Art Imitating Life Imitating Art

ASHFborderI got a call last night from a woman who had recently read my novel A Spark of Heavenly Fire. She didn’t know whether to be excited or appalled at how closely some of the news commentaries about Ebola resemble my story. (Excited because it seemed as if the book had come to life. Appalled because it seemed as if the horrifying events in the novel were coming to pass.)

Quarantines. Possibilities of artificially enhanced viruses. Troops sent to fight the virus and/or troops sent to contain the infected areas. So much drama and controversy! Not only are these the subjects of today’s headlines, they all form the story of A Spark of Heavenly Fire.

Viruses created — or enhanced — in laboratories are nothing new. Well, let’s say the theory of such atrocious diseases are nothing new. I couldn’t swear to the truth of it, and quite frankly, I don’t want to know. Sill, some people believe the 1914 flu originated with biological warfare experimentation gone out of control. Aids has always been accompanied by theories of bioengineering.

In fact, noting that outbreaks of the plague during the Middle Ages were accompanied by strange phenomena such as torpedo-shaped craft emitting noxious mists and men dressed all in black walking through the streets with long instruments that made a swishing sound like a scythe, some researchers have concluded that the Black Death was a purposely created disease. Supposedly, the power elite wanted to cut back the rapidly increasing population and dumb down the human race, or at least stop the furious pace of technology. The alchemists, a greater percentage of the population than anyone imagined, were learning about nuclear fusion and fission. The Arabs were learning about rocketry and jet propulsion. Architecture, as manifested in European cathedrals, was unsurpassed. Along with many other technological inventions, a simple binary machine—a computer—had been created. What would the world have been like without the Black Death?

Forget the Black Death. What would the world be like today without Ebola?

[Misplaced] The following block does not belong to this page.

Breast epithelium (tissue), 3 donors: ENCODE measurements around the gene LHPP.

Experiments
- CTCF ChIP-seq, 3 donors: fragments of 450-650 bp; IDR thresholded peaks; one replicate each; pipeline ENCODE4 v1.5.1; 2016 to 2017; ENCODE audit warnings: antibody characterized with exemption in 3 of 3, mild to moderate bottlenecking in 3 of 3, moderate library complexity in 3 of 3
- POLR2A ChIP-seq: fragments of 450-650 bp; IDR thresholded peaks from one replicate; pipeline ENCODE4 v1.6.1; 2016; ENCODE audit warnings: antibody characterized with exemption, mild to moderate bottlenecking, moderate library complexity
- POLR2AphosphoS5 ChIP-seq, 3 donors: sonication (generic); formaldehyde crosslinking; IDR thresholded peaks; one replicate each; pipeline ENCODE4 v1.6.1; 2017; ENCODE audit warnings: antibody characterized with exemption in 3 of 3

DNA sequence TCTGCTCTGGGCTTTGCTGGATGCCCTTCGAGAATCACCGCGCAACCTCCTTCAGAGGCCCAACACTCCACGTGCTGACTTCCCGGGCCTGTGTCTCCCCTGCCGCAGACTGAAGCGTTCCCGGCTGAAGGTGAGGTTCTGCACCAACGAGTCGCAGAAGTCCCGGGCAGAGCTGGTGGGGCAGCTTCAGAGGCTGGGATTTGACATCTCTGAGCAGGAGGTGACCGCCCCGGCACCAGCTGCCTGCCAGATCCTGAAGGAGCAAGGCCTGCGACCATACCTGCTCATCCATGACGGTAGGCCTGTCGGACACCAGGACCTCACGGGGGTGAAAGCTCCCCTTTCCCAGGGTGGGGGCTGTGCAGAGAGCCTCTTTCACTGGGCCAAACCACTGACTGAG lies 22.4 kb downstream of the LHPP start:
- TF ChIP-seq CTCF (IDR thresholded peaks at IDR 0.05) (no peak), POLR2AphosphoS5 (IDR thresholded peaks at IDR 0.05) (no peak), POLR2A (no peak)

Even worse, what will it be like with it?

If you’re interested in my depiction of a world struggling to deal with a pandemic, I hope you will check out A Spark of Heavenly Fire. The seemingly inhuman measures that take place in the story to keep the non-sick under control are all probable since I based them on executive orders Clinton signed into law.

Art imitating life imitating art.


Until November 23, 2014, A Spark of Heavenly Fire will be available at 50% off from Smashwords, where you can download the novel in the ebook format of your choice. To get your discount, go here: A Spark of Heavenly Fire and use coupon code ST33W when purchasing the book. (After you read the book, posting a review on Smashwords would be nice, but not obligatory.)


Pat Bertram is the author of the suspense novels Light Bringer, More Deaths Than One, A Spark of Heavenly Fire, and Daughter Am I. Bertram is also the author of Grief: The Great Yearning, “an exquisite book, wrenching to read, and at the same time full of profound truths.” Connect with Pat on Google+. Like Pat on Facebook.

4 Responses to “Art Imitating Life Imitating Art”

  1. rami ungar the writer Says:

    Sounds more like life imitating art imitating life.

  2. mickeyhoffman Says:

    Ironic how a virus running rampant–OMG it’s killiing innocent people– is seen with such terror and horror that the world agrees this sort of outbreak must never happen again and in many cases people have worked tirelessly and come up with a solution like a vaccine, but with war, well, that’s just endless and there is never a concerted and effective way to stop people from killing people! Hmmm, I think I’ll put this on my FB page…

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